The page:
“We wouldn’t be supporting their capacity to be creative or to be in relationships with others through dance. We would be falling short.”

SDOA has already partnered with Alexis Lodge, Alzheimer Society of Canada, Baycrest, NBS, Indus Community Services, Social Planning Council of Ottawa, and Yee Hong for this initiative.

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CDC: Heat may have contributed to four human cases of bird flu in Colorado

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Credit: Alexas Fotos from Pexels

Heat probably played a role in at least four cases of bird flu in poultry workers confirmed by U.S. health officials Sunday—the first cases in poultry workers in two years.

Sweltering temperatures in Colorado rose to at least 104 degrees, which is suspected to have contributed to the human cases, according to Dr. Nirav Shah, principal deputy director at the Centers for Disease Control and Prevention. The barns where poultry workers were culling chickens were “no doubt even hotter,” Shah said during a press conference on the most recent outbreak of bird flu in humans.

The new cases bring the U.S. total to at least nine cases since the first human case of the current outbreak was detected in 2022, also in a Colorado poultry worker. Eight of the nine were reported this year.

The workers were separating chickens that were going to be killed to stop the spread of the virus. The fans may also have contributed to the human infections because, while helping to keep the environment cooler, they “also spread things like feathers around which are known to carry the virus,” Shah added.

The large and strong fans also make it difficult for protective goggles and face masks to stay in place, he said.

About 60 workers at the poultry farm showed symptoms of illness and were tested for bird flu. Four tested positive for bird flu and one additional presumptive case is awaiting confirmation.

The illnesses were relatively mild, with symptoms including conjunctivitis and common respiratory infection symptoms like fever, chills, coughing, and runny nose, according to the CDC. None were hospitalized, officials said. The other U.S. cases have also been mild.

Officials said they are bracing for more cases.

The CDC says the risk to the general public remains low and the health agency is not recommending livestock workers be vaccinated against bird flu given the “mild symptoms noted thus far,” Shah said.

An initial analysis of virus samples from an infected poultry worker does not show any changes in the virus that would make it easier to spread among people and there is no evidence of person-to-person spread in the U.S.

“It’s important to note that this assessment is based on what we know today and may change,” Shah said. “CDC is constantly looking for key changes that may alter our risk assessment of the virus, such as the severity of illness that it causes, the ease with which it can transmit to humans or changes to its genetic fingerprint.”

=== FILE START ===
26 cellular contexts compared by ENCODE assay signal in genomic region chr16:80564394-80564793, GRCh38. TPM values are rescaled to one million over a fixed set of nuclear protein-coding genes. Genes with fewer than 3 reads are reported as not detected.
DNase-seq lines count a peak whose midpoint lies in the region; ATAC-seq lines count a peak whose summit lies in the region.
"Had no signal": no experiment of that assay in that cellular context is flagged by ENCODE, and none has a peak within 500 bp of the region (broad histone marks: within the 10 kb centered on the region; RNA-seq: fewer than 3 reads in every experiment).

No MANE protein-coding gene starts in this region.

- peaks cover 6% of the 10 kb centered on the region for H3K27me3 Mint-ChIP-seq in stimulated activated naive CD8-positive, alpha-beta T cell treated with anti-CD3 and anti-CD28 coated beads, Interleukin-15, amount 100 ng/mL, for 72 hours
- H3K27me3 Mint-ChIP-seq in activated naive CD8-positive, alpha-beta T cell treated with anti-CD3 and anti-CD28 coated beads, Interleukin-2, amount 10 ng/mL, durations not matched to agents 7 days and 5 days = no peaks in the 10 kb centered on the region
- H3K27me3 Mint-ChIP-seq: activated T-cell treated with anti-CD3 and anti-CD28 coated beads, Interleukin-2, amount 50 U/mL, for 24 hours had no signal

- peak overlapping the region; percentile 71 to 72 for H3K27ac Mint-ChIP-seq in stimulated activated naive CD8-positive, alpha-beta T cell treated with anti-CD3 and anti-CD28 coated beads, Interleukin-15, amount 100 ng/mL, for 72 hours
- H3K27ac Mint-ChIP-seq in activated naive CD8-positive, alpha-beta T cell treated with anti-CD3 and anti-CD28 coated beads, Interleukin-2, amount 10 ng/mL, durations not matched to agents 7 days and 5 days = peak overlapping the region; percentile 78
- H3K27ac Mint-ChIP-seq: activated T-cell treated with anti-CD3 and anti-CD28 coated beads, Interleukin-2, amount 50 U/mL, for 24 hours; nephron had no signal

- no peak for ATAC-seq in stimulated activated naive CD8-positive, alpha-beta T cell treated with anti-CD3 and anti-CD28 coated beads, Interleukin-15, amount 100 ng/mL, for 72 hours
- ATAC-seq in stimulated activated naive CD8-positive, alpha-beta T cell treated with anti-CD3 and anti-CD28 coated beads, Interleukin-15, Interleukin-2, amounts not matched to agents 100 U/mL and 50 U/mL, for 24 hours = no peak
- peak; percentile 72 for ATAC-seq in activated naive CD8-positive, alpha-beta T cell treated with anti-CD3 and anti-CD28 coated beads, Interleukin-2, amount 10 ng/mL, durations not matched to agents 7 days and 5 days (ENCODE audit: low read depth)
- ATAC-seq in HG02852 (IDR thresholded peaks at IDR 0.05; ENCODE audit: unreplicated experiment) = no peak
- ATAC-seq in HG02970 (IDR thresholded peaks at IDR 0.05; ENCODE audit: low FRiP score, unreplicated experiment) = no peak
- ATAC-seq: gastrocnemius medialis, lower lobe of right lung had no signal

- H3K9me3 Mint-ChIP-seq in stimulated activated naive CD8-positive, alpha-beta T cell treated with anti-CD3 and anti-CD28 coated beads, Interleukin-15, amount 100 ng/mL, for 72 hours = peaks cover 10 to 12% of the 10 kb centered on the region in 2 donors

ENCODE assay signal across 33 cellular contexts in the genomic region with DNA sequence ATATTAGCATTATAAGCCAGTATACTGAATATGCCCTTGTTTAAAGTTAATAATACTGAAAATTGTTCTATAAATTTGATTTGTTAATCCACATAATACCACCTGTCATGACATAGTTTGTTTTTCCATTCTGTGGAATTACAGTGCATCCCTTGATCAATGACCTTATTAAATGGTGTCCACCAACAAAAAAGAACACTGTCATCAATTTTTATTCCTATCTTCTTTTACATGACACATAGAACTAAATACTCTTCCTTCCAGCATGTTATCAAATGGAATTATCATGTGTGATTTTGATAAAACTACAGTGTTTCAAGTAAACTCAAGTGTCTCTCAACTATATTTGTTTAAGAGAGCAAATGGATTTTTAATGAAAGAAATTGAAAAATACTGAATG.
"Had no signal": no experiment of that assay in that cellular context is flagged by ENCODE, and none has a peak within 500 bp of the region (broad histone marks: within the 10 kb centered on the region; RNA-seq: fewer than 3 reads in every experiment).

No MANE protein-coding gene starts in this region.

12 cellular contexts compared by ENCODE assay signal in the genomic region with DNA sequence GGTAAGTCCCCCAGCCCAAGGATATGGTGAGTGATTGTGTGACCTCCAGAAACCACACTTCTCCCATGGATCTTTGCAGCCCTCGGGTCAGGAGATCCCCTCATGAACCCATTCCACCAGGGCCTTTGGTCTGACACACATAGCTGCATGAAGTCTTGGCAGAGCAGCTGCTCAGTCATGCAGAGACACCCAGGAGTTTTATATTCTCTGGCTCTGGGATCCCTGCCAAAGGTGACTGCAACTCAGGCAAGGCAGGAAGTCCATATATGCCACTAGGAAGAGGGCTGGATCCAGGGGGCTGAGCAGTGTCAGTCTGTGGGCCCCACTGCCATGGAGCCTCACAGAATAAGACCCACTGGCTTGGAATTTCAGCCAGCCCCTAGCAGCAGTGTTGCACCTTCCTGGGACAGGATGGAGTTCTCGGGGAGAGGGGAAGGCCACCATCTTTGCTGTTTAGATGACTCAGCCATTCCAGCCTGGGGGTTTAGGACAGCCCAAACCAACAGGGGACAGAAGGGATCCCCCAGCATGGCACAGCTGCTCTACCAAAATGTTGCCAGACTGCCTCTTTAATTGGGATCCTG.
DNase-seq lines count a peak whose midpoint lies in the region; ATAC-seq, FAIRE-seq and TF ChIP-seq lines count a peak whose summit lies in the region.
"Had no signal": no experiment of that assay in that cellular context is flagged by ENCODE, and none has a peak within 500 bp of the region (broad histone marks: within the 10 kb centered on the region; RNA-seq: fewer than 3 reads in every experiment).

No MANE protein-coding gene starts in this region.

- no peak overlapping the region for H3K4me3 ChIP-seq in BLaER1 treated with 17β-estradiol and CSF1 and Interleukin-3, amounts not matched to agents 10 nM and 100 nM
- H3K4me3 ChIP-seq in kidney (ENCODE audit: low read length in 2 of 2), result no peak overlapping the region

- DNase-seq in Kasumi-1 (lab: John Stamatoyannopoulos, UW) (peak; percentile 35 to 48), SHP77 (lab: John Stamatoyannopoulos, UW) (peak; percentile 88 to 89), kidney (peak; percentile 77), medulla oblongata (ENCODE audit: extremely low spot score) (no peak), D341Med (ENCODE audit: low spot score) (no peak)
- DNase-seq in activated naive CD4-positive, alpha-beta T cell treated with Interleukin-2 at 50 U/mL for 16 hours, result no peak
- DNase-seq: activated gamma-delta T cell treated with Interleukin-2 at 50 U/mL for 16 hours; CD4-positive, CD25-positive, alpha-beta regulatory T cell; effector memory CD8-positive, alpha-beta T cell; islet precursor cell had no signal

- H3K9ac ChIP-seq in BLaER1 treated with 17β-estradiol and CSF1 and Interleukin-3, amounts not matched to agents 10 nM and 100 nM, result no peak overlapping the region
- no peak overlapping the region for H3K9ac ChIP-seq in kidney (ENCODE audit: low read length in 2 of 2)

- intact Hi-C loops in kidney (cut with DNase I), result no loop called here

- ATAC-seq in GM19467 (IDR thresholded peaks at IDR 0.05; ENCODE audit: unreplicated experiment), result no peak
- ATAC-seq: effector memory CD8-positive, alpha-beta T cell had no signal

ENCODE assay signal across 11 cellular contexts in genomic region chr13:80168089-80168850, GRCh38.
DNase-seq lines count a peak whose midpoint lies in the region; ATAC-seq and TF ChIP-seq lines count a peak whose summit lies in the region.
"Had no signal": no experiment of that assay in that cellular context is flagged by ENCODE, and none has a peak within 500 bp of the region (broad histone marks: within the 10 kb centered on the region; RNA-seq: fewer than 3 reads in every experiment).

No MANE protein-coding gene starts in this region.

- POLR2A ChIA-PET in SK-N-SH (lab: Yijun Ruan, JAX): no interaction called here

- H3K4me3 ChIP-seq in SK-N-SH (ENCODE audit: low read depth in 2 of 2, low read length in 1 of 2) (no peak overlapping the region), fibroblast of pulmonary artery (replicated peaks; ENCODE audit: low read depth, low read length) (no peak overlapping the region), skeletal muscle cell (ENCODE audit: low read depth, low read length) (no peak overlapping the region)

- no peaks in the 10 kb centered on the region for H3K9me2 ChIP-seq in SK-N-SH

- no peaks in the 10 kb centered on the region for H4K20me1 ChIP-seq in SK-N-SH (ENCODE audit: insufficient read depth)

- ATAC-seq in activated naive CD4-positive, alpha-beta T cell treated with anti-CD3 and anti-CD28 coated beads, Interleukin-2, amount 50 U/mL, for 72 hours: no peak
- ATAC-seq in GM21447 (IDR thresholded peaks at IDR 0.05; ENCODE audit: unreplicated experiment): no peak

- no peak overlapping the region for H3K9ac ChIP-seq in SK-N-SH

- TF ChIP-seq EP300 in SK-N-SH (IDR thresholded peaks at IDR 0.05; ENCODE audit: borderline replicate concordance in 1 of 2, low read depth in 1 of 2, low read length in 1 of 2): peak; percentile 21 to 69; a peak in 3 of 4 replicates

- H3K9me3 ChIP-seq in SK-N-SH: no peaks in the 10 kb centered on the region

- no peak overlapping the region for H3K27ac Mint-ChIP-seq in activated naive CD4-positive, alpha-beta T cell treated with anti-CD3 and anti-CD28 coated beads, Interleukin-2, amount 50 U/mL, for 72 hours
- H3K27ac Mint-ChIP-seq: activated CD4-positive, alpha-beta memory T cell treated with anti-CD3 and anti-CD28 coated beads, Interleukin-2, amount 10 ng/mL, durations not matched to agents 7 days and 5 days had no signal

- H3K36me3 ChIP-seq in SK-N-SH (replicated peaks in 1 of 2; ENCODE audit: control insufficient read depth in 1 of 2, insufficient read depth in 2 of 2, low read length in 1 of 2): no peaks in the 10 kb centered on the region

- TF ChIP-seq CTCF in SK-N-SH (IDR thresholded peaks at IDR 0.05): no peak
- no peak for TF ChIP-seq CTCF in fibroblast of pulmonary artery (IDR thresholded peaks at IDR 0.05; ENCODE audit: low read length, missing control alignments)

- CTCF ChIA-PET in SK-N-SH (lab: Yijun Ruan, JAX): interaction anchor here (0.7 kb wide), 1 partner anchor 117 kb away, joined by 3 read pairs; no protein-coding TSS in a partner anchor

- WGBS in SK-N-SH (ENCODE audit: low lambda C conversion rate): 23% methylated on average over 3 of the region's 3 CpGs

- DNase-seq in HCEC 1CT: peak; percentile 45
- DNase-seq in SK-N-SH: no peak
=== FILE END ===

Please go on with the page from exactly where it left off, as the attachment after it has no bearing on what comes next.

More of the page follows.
At the request of Colorado’s officials, the CDC sent a 10-person team to Colorado to help the state manage the bird flu outbreak in humans and poultry. The team included epidemiologists, veterinarians, clinicians and industrial hygienists.

Shah also noted it was a bilingual team. Overall in the U.S., it is estimated about half of farm workers are Latino.

An analysis of the virus from an infected worker indicates that the infections at the chicken farm are “largely the same” as the strain detected in dairy herds in Colorado and other states, according to Shah. But an investigation is ongoing to determine exactly how the outbreak is spreading between wild birds, chicken and cattle.

Since 2022, a highly contagious strain of bird flu has spread across the U.S. at an unprecedented rate.

Georgia’s powerhouse poultry industry, which produces more broiler chickens than any other in the country, has mostly dodged the kinds of major outbreaks that have resulted in the deaths of more 90 million birds in commercial and backyard poultry flocks in the U.S.

About 1.8 million chickens will be killed at the Colorado poultry farm after these latest bird flu cases were detected.

In late 2023, ducks at a commercial breeding farm in Sumter County, Georgia, tested positive for H5N1. This year, in March, the virus made a jump to a mammal species that surprised many scientists: cows.

With a significant dairy industry, plus even larger beef and poultry interests, the potential arrival of the virus here threatens Georgia’s economy and the health of residents.

As of Monday, the H5N1 virus has been confirmed in 158 dairy herds in 13 states, according U.S. Agriculture Department.

So far in Georgia, there have been no bird flu cases in cattle, and there have been no human cases.